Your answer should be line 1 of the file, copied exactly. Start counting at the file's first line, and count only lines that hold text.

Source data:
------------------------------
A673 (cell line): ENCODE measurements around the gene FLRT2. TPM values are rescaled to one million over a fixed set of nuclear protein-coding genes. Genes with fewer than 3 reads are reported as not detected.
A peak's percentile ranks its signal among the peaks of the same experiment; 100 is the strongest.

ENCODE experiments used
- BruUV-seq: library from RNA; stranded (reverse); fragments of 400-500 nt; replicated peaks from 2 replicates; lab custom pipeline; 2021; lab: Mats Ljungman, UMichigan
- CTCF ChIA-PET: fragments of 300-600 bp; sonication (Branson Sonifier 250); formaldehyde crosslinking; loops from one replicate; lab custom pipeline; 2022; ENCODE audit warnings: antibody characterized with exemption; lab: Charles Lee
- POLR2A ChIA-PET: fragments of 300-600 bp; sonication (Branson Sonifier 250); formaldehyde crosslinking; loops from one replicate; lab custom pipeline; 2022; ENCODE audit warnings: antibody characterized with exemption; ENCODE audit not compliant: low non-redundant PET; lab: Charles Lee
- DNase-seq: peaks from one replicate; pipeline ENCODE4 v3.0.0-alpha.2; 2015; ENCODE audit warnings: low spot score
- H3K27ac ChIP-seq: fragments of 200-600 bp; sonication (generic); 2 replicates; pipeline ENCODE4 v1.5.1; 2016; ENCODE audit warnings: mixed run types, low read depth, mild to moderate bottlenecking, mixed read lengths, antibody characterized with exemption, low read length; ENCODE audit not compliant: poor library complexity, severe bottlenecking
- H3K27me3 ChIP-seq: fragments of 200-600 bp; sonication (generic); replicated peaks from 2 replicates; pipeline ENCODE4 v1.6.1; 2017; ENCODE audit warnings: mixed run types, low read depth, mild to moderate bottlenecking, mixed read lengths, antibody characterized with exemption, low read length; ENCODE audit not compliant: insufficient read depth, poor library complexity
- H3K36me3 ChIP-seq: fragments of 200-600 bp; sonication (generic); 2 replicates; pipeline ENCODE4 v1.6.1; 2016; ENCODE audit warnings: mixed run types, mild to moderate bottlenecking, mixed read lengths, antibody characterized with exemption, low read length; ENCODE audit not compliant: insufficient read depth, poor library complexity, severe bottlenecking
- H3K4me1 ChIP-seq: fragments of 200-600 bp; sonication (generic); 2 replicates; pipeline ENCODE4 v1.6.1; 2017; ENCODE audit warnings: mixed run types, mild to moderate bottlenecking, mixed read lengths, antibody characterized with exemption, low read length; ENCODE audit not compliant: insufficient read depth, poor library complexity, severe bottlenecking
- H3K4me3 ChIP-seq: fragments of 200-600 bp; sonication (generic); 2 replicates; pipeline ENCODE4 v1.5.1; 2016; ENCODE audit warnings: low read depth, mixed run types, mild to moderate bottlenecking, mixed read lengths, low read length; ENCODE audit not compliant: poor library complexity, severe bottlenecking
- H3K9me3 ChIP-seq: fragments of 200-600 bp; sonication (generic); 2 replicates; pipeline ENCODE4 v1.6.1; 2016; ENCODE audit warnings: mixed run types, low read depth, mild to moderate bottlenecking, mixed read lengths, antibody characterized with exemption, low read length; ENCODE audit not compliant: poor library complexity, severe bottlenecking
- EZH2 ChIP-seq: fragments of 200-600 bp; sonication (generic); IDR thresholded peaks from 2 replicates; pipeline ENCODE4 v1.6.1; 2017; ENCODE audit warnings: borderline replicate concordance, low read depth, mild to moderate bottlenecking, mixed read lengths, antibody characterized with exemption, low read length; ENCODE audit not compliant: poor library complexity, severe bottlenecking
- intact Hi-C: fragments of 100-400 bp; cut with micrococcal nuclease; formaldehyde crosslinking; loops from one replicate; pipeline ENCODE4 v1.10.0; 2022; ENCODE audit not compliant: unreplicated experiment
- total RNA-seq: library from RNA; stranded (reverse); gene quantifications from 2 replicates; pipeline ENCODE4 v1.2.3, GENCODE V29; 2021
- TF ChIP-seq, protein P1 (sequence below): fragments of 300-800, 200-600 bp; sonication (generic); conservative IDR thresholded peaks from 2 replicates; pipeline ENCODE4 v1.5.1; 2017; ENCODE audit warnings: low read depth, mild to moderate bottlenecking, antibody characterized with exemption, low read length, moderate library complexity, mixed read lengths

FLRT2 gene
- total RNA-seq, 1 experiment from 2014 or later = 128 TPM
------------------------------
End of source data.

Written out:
A673 (cell line): ENCODE measurements around the gene FLRT2. TPM values are rescaled to one million over a fixed set of nuclear protein-coding genes. Genes with fewer than 3 reads are reported as not detected.